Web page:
Kutman Sultanbekov/Kambar Kalendarov/Nyshanov, Kalendarov and Sultanbekov: Jaw [Digipak]

> Mezgil jangyrygy (Echoes of Time) - Mezgil jangyrygy (Echoes of Time)
> Ala-too jazy (Spring in Ala-Too) - Ala-too jazy (Spring in Ala-Too)
> Kukuk (Cuckoo) - Kukuk (Cuckoo)
> Tagyldyr too (Beauty Mountain) - Tagyldyr too (Beauty Mountain)
> Kosh kairyk (Double Variation) - Kosh kairyk (Double Variation)
> Kyialdanuu (Reverie) - Kyialdanuu (Reverie)
> Jailoodo (Summer in the Mountains) - Jailoodo (Summer in the Mountains)
> Alga (Forward) - Alga (Forward)
> Boz uido (In the Jurt) - Boz uido (In the Jurt)
> Obertondor (Overtones) - Obertondor (Overtones)
> Jangyryk (Echo) - Jangyryk (Echo)
> Selkinchek (Swing) - Selkinchek (Swing)
> Tengir too (God's Mountain) - Tengir too (God's Mountain)
> Turumtai (The Red Footed Falcon) - Turumtai (The Red Footed Falcon)
> Jangylyk (Novelty) - Jangylyk (Novelty)

Track List

>Mezgil Jangyrygy [Echoes of Time]
>Ala-Too Jazy [Spring in Ala-Too]
>Kukuk [Cuckoo]
>Tagyldyr Too [Beauty Mountain]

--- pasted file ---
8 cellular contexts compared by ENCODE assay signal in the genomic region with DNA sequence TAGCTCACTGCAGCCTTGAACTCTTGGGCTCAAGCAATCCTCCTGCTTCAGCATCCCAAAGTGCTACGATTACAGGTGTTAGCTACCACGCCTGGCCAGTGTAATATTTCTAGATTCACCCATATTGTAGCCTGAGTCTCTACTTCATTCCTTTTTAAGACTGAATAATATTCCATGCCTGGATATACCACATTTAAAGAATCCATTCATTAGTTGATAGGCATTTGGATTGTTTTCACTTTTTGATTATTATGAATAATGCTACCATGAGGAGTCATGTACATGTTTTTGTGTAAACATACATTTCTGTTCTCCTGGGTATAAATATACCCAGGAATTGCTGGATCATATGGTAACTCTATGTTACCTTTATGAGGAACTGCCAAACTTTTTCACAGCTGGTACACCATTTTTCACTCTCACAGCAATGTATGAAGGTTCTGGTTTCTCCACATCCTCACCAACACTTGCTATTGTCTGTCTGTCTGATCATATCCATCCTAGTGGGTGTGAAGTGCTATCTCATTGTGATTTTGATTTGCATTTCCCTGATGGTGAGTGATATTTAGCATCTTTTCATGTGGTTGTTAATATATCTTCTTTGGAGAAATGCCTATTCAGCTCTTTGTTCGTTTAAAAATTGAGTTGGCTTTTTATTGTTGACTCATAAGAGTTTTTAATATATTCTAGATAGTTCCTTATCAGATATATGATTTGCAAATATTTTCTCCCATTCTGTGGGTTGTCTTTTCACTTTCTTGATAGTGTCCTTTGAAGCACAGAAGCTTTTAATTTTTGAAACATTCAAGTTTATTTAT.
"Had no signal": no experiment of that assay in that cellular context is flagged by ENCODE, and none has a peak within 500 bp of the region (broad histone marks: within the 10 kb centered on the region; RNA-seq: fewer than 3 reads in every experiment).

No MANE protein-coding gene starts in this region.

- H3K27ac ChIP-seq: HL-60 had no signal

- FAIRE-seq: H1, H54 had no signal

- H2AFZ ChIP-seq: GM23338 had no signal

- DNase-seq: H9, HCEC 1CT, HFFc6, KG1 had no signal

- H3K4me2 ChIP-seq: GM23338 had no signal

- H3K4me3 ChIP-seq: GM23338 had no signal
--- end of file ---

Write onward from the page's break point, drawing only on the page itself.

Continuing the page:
>Kosh Kairyk [Double Variation]
>Kyialdanuu [Reverie]
>Jailoodo [Summer in the Mountains]
>Alga [Forward]
>Boz Uido [In the Jurt]
>Obertondor [Overtones]
>Jangyryk [Echo]
>Selkinchek [Swing]
>Tengir Too [God's Mountain]
>Turumtai [The Red Footed Falcon]
>Jangylyk [Novelty]

Album Remarks & Appraisals:

Cantaloupe Music is proud to present the debut recording of Kutman Sultanbekov and Kambar Kalendarov, virtuosos of the Kyrgyz jaw harp and the runaway hit stars of the 2008 Bang on a Can Summer Music Festival. This album focuses on bringing the jaw harp into the 21st century, combining the trance-like sound of the instrument with a surprisingly contemporary aesthetic. The jaw harp is a tantalizingly elemental instrument - made of wood or metal, it makes its sound by vibrating a tiny bar of metal, the sound resonating within the player's mouth. It is in the mouth of the player that the jaw harp becomes powerful and sophisticated; performers amplify the instrument's overtones by changing the shape of their mouths.

"The instruments were ancient, the music was old and new, and the presentation was subtly high-tech in "Music from Central Asia" a triple bill of ensembles from Kyrgyzstan, Afghanistan, and Tajikistan. Musically and sartorially, the Kyrgyz ensemble was the concerts peak. The most striking piece was a trio of Jew's harps"-New York Times



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